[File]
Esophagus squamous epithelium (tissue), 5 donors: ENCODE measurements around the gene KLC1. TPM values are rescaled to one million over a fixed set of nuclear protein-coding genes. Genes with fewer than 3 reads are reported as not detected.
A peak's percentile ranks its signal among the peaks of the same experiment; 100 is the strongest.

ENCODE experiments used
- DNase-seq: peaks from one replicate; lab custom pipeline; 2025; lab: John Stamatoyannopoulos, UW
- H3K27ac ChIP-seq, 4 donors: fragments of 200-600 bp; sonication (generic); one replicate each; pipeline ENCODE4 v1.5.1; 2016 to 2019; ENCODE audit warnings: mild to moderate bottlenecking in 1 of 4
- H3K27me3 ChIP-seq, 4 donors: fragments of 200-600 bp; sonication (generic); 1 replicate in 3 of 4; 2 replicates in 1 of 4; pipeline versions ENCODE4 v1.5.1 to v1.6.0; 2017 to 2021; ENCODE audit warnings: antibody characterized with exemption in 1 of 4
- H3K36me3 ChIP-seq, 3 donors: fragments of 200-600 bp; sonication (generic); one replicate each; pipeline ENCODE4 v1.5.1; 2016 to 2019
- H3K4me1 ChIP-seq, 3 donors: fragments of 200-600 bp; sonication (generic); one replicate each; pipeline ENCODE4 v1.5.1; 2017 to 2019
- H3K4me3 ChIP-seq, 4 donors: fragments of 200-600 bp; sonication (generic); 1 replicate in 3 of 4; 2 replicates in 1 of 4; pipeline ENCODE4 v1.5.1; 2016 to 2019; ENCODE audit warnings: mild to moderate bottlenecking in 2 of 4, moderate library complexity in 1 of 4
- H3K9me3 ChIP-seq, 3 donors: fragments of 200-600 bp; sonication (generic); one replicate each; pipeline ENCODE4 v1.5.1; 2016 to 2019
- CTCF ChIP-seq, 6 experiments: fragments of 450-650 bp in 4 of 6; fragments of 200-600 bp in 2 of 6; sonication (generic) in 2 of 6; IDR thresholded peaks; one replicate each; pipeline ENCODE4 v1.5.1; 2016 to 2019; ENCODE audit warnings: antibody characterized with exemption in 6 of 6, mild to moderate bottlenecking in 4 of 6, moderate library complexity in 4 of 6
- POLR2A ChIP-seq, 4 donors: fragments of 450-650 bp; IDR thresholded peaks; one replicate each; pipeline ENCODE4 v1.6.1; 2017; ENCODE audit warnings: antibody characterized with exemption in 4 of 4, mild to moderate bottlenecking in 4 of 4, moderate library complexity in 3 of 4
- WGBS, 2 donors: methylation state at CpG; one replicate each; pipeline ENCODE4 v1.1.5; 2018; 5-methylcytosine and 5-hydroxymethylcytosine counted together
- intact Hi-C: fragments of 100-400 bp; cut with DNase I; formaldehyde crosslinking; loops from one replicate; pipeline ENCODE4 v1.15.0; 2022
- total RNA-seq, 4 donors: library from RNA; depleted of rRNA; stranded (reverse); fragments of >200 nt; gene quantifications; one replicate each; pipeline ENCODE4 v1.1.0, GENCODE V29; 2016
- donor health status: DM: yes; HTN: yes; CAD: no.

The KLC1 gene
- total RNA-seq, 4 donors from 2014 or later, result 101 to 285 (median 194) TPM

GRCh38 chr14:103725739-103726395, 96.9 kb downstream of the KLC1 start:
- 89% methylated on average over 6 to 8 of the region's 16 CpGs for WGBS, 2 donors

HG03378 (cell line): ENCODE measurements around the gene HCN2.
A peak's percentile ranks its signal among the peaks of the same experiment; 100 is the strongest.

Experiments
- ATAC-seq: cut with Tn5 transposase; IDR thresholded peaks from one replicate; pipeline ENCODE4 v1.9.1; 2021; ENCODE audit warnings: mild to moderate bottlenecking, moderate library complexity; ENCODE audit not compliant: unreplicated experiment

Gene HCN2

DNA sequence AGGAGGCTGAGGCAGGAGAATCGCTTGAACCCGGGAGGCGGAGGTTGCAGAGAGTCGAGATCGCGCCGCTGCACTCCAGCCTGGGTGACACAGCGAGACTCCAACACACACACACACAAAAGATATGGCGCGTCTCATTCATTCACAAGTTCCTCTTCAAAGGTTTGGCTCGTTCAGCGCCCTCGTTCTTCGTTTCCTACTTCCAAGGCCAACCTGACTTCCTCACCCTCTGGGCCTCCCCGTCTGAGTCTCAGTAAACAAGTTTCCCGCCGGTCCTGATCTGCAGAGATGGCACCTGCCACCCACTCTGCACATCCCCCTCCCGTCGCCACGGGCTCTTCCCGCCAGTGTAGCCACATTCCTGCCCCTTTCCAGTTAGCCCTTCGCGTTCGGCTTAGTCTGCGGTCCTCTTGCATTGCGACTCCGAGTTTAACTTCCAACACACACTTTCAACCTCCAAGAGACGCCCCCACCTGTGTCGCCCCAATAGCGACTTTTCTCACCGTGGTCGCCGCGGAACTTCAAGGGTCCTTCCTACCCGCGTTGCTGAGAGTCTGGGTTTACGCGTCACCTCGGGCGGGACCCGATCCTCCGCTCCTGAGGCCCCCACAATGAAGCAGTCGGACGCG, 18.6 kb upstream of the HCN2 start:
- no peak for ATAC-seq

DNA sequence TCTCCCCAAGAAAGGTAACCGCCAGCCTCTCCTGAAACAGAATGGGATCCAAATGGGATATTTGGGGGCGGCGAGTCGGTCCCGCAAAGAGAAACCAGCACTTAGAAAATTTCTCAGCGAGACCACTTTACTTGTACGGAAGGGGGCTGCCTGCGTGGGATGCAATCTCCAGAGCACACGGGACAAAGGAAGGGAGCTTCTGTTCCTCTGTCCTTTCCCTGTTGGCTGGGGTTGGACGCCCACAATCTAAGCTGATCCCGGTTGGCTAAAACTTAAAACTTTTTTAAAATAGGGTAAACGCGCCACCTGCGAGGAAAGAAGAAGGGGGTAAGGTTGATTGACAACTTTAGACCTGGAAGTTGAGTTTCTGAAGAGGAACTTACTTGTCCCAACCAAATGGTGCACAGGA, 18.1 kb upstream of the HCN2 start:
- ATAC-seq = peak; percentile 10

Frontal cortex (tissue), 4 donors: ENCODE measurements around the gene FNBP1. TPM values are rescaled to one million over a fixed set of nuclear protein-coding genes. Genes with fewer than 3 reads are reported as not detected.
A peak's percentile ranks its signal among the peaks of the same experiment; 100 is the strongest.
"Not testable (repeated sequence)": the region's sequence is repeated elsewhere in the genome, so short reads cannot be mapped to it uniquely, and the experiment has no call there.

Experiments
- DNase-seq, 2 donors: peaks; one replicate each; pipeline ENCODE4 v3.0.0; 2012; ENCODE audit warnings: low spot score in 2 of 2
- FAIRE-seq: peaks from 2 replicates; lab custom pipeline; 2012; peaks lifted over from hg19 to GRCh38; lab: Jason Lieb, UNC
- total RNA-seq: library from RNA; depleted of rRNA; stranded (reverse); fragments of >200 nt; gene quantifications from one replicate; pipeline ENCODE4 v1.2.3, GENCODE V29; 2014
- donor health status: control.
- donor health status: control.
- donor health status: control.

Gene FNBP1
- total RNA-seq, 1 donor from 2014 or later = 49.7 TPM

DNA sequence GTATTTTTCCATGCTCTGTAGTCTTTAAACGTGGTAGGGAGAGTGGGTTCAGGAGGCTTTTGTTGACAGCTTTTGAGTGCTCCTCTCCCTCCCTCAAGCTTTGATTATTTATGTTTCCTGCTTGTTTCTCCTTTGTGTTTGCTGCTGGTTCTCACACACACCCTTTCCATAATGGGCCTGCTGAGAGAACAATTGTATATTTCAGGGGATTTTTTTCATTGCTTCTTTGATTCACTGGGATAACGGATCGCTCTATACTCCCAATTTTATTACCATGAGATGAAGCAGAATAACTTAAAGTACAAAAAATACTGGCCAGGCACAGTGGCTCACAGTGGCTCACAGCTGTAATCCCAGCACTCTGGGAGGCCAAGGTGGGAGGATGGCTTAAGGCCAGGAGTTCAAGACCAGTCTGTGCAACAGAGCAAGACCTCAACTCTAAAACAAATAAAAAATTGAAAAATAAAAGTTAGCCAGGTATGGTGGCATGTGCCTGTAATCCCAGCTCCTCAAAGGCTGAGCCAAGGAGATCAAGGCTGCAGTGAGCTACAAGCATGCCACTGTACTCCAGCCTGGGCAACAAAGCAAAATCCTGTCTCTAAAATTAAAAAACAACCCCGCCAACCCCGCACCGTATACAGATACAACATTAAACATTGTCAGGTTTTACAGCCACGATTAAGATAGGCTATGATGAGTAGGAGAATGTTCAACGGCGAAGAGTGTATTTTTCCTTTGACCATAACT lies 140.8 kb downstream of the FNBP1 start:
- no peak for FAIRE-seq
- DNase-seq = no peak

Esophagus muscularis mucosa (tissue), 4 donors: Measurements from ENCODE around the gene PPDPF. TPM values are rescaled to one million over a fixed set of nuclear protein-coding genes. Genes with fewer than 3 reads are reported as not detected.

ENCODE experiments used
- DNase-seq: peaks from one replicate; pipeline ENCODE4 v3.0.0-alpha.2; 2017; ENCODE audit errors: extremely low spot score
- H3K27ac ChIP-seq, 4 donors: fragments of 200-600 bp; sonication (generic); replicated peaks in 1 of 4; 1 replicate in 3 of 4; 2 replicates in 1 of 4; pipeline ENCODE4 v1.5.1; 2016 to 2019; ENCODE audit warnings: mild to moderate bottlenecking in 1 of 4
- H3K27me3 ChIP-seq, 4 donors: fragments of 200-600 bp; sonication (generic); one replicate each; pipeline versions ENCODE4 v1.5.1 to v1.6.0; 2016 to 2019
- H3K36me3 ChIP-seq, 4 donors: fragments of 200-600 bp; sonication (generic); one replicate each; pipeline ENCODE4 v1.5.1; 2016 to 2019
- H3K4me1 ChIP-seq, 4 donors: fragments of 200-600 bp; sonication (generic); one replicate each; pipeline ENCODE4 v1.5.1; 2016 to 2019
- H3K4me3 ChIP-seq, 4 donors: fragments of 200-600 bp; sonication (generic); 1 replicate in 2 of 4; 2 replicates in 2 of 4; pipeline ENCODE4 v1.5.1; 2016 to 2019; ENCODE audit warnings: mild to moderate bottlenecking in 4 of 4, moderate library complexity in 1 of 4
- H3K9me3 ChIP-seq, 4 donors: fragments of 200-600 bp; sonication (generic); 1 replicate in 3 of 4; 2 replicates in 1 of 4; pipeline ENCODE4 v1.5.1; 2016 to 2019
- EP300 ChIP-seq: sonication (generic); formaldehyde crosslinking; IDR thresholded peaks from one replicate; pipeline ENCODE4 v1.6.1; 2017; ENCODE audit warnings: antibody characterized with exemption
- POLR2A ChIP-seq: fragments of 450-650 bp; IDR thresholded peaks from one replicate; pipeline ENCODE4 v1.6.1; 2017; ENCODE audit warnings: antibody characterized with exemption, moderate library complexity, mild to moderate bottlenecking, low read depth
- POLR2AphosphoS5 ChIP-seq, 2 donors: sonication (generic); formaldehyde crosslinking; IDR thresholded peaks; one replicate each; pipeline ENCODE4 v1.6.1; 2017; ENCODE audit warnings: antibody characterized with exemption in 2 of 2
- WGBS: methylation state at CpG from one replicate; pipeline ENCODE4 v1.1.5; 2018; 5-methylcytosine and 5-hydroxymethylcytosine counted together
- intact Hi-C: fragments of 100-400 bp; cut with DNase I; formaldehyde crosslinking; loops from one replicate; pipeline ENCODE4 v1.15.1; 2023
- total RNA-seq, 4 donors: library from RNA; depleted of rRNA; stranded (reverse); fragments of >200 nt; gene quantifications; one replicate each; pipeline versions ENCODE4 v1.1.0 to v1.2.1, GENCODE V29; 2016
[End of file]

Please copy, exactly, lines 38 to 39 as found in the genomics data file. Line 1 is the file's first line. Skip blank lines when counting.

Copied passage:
- donor health status: control.
- donor health status: control.